Half a decade after observing the fifth anniversary of the Monica Lewinsky scandal, "Good Morning America" correspondent Claire Shipman filed a report on Monday's show that commemorated ten years since the event. Shipman used the January 21 piece to take a swipe at Lewinsky-gate figure Linda Tripp, snidely labeling her "that questionable, tape-recording friend" and pointing out that she "has remade her face and her life." After observing that Tripp has since opened a store selling Christmas trinkets in Virginia, Shipman mused, "Atonement? Simply irony? Who knows?"
During the fifth anniversary segment, on January 16, 2003, this same GMA reporter appeared dismissive of the Lewinsky scandal. She claimed, perhaps hopefully, "It may be, especially in this newly-sobered world, that the Lewinsky episode, as riveting as it seemed at the time, will have little lasting impact, will be little more than a memorable footnote in our political life." A similar tone pervaded Shipman's report on Monday when she described the event as the "national political episode that a decade later, and in a post-September 11th, Iraq-dominated world, seems surreal."
The ABC correspondent closed her segment by noting that Monica Lewinsky has finally reclaimed some of her belongings from the investigation, but doesn't know what to do with them. Making a connection, Shipman solemnly lectured, "I guess, much in the same way as we're just not sure what to do with that year of our political lives." In 2003, she appeared even more blunt, likening the intern sex scandal that almost brought down the Clinton presidency to "a bad acid flashback." At one point during the fifth anniversary piece, Shipman demonstrated her distaste at covering a story that had such negative ramifications for the Clintons. "Our stomachs lurched as the bottom dropped out of our national political life," she breathlessly lamented. (To read the entire transcript of that story, see the January 17, 2003 CyberAlert.)
A transcript of the January 21 segment, which aired at 7:42am, follows:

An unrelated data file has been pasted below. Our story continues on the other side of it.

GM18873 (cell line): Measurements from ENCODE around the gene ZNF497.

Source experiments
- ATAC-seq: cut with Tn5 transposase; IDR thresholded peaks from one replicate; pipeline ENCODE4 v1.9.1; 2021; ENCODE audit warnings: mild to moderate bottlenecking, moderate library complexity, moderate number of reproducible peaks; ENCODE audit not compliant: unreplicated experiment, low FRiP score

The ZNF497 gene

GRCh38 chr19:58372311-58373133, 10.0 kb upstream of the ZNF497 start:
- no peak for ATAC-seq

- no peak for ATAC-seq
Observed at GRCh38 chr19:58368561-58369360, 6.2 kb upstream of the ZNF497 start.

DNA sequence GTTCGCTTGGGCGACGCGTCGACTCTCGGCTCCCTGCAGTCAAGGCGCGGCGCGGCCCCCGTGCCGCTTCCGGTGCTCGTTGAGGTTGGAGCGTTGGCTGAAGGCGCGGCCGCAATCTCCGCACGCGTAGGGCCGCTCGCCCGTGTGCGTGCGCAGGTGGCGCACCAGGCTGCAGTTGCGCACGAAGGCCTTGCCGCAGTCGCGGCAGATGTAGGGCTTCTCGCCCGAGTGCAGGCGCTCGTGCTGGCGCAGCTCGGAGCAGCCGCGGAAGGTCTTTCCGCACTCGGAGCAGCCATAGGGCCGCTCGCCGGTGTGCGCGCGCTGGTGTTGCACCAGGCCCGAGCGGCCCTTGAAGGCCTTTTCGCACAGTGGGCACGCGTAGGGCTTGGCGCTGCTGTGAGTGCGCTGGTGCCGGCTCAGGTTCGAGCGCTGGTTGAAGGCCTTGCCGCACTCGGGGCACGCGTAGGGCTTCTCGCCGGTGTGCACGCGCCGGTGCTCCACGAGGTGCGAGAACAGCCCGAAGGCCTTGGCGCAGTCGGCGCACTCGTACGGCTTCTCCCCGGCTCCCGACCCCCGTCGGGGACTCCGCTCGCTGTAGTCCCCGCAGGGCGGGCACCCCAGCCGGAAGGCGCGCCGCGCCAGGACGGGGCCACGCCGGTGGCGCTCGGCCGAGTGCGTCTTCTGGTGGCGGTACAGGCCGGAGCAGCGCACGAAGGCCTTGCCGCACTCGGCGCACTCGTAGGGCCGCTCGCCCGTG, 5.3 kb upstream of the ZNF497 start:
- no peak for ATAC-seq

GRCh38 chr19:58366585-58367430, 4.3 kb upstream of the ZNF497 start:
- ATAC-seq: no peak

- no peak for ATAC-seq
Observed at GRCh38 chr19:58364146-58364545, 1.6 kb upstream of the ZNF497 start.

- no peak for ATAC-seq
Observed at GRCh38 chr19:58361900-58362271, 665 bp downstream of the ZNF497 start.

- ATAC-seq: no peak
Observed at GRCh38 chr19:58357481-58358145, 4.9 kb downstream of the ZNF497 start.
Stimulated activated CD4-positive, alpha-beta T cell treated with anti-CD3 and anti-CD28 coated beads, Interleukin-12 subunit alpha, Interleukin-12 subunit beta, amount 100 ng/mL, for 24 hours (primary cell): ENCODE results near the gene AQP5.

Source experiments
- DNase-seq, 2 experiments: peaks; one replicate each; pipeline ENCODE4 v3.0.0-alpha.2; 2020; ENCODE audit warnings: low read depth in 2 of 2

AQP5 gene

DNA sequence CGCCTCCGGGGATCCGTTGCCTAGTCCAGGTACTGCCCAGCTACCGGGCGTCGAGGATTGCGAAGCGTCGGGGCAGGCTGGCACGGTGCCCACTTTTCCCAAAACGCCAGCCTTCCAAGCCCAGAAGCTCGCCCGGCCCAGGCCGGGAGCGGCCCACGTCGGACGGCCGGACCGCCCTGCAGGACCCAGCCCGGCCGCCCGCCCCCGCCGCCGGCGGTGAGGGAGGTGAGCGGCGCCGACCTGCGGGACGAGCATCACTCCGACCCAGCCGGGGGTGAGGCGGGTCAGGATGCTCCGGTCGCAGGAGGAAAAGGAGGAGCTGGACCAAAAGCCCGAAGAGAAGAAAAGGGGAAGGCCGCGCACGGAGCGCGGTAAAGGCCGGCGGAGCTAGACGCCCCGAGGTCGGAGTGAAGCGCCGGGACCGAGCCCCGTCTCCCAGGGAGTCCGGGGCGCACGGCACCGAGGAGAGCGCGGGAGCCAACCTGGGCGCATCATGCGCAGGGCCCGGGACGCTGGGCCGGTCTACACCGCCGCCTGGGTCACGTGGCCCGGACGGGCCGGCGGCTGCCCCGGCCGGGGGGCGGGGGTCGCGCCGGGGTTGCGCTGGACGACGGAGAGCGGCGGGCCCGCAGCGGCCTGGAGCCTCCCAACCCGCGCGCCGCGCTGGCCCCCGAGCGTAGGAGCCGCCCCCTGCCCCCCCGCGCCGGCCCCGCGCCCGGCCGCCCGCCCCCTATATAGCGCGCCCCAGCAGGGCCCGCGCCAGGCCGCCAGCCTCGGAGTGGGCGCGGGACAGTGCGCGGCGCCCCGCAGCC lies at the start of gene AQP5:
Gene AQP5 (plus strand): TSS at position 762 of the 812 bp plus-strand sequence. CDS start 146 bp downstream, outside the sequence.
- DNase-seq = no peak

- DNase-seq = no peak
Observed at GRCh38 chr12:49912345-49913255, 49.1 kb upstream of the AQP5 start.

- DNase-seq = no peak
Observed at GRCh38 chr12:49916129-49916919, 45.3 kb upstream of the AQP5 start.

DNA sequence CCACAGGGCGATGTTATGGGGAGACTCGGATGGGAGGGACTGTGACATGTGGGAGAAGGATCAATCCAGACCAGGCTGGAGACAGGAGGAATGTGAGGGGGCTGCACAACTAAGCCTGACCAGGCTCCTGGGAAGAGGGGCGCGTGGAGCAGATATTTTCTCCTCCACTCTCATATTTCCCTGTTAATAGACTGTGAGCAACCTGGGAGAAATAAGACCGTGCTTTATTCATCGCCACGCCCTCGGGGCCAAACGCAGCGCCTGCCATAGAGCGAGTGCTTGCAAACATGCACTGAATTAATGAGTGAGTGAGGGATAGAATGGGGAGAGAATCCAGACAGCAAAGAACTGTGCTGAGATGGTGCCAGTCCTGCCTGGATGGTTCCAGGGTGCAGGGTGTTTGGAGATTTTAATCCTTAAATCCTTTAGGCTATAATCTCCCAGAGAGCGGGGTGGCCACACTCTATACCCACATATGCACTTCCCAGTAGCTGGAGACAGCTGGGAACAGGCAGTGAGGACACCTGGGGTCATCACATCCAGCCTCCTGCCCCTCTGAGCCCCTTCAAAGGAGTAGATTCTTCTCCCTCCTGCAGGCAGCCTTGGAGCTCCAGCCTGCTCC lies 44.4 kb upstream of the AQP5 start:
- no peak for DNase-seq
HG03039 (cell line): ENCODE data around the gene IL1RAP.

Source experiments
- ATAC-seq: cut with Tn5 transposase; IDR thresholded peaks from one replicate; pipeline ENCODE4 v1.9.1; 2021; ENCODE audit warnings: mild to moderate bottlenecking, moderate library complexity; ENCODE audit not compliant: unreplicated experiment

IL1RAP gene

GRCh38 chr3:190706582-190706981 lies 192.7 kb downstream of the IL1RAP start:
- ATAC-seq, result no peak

DIANE SAWYER: And now, Monica Lewinsky. Believe it or not, it's been a decade since one of the biggest political sagas in U.S. history began. The world has changed a lot since then and so have the key players. And GMA's senior national correspondent Claire Shipman decided to look back at how much. Claire?
CLAIRE SHIPMAN: Diane, you know, everybody involved in that chapter has said, at one point or another, they'd like to forget about it. Well, some have had more success than others. It's a national political episode that a decade later and in a post-September 11th, Iraq-dominated world, seems surreal.
BILL CLINTON: I did not have --
KEN STARR: We have experienced people working on all expect aspects of our investigation --
SHIPMAN: Hmm, we should be able to move on, right? It's been ten years, after all. Some of the players have. Paula Jones, whose accusations led prosecutors to Monica, has tried hard to lie low. She's remarried in Arkansas, selling real estate. And Linda Tripp, that questionable, tape-recording friend, has remade her face and her life. She, too, married again, a high school sweetheart. They sell Christmas notions in Virginia. Atonement? Simply irony. Who knows? But it doesn't help a scandal's burial when the wrong spouse is making a run for the White House.
TODD PURDUM (National editor, Vanity Fair): I think what's unclear yet is whether the presence of them both on the national stage and the thought of him back in the White House as a spouse will ring bells in people's minds that make them think about things that they hadn't thought about in a while.
TYRA BANKS: Hillary Clinton, come out here right now.
SHIPMAN: And Hillary in her more emotive mode these days, opened up uncharacteristically about those dark times to Tyra Banks.
BANKS: Were you embarrassed? I would be embarrassed.
SENATOR HILLARY CLINTON: Well, sure. I mean, all of that. You know, you're mad. You're really upset. You're disappointed. All of that goes through your mind.
SHIPMAN: One person remains remarkably fixated, bringing up the subject even when nobody asks.
BILL CLINTON: Ken Starr spent $70 millions and indicted innocent people to find out that I wouldn't take a nickel to see the cow jump over the moon.
SHIPMAN: Speaking of, Ken Starr is dean of the law school at Pepperdine University, but he's not shying away from Washington. He's had a few cases before the Supreme Court. And that other person at the center of the storm --
PURDUM: I think it's proved hard for her to get on with her life in way that other people have been able to get on with heir their life.
SHIPMAN: Monica has spent the decade making purses, making money on a silly relationship reality show, making fun of herself on "Saturday Night Live."
MONICA LEWINSKY: Well, I did have phone sex with this one guy, his name really doesn't matter.
SHIPMAN: And these are making good with a degree from the London School of Economics. But she's told friends not only is it impossible to date, she can't get a job. The Clinton connections are so pervasive, most firms are afraid to hire her. And do you know, Monica, recently, just recently, Diane, after ten years, got some of her belongings back from investigators. They sit in a box along with that blue dress in an anonymous storage unit. She's not really sure what to do with it all. I guess much in the same way as we're just not sure what to do with that year of our political lives.